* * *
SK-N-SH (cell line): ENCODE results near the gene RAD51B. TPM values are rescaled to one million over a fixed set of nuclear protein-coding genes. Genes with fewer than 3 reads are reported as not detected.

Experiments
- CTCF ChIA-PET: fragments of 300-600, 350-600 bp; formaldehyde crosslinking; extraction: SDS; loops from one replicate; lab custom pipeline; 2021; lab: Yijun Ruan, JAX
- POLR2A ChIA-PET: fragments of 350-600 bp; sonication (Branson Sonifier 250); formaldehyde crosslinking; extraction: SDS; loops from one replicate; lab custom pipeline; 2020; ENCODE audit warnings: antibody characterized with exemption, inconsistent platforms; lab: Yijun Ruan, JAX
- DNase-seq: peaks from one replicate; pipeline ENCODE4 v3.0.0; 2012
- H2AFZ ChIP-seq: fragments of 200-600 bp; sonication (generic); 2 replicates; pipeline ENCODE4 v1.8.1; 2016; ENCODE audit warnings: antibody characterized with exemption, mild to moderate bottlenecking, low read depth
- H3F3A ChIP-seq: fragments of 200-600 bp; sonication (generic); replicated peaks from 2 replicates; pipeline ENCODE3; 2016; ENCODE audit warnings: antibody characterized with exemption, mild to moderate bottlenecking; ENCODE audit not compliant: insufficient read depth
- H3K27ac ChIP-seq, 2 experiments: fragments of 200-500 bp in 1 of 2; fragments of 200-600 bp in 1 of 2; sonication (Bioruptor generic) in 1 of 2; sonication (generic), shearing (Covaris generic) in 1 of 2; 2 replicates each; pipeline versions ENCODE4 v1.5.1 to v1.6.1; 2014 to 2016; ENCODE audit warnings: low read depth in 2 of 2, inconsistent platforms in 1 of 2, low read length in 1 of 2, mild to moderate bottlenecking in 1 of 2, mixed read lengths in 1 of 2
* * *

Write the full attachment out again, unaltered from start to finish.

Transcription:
SK-N-SH (cell line): ENCODE results near the gene RAD51B. TPM values are rescaled to one million over a fixed set of nuclear protein-coding genes. Genes with fewer than 3 reads are reported as not detected.

Experiments
- CTCF ChIA-PET: fragments of 300-600, 350-600 bp; formaldehyde crosslinking; extraction: SDS; loops from one replicate; lab custom pipeline; 2021; lab: Yijun Ruan, JAX
- POLR2A ChIA-PET: fragments of 350-600 bp; sonication (Branson Sonifier 250); formaldehyde crosslinking; extraction: SDS; loops from one replicate; lab custom pipeline; 2020; ENCODE audit warnings: antibody characterized with exemption, inconsistent platforms; lab: Yijun Ruan, JAX
- DNase-seq: peaks from one replicate; pipeline ENCODE4 v3.0.0; 2012
- H2AFZ ChIP-seq: fragments of 200-600 bp; sonication (generic); 2 replicates; pipeline ENCODE4 v1.8.1; 2016; ENCODE audit warnings: antibody characterized with exemption, mild to moderate bottlenecking, low read depth
- H3F3A ChIP-seq: fragments of 200-600 bp; sonication (generic); replicated peaks from 2 replicates; pipeline ENCODE3; 2016; ENCODE audit warnings: antibody characterized with exemption, mild to moderate bottlenecking; ENCODE audit not compliant: insufficient read depth
- H3K27ac ChIP-seq, 2 experiments: fragments of 200-500 bp in 1 of 2; fragments of 200-600 bp in 1 of 2; sonication (Bioruptor generic) in 1 of 2; sonication (generic), shearing (Covaris generic) in 1 of 2; 2 replicates each; pipeline versions ENCODE4 v1.5.1 to v1.6.1; 2014 to 2016; ENCODE audit warnings: low read depth in 2 of 2, inconsistent platforms in 1 of 2, low read length in 1 of 2, mild to moderate bottlenecking in 1 of 2, mixed read lengths in 1 of 2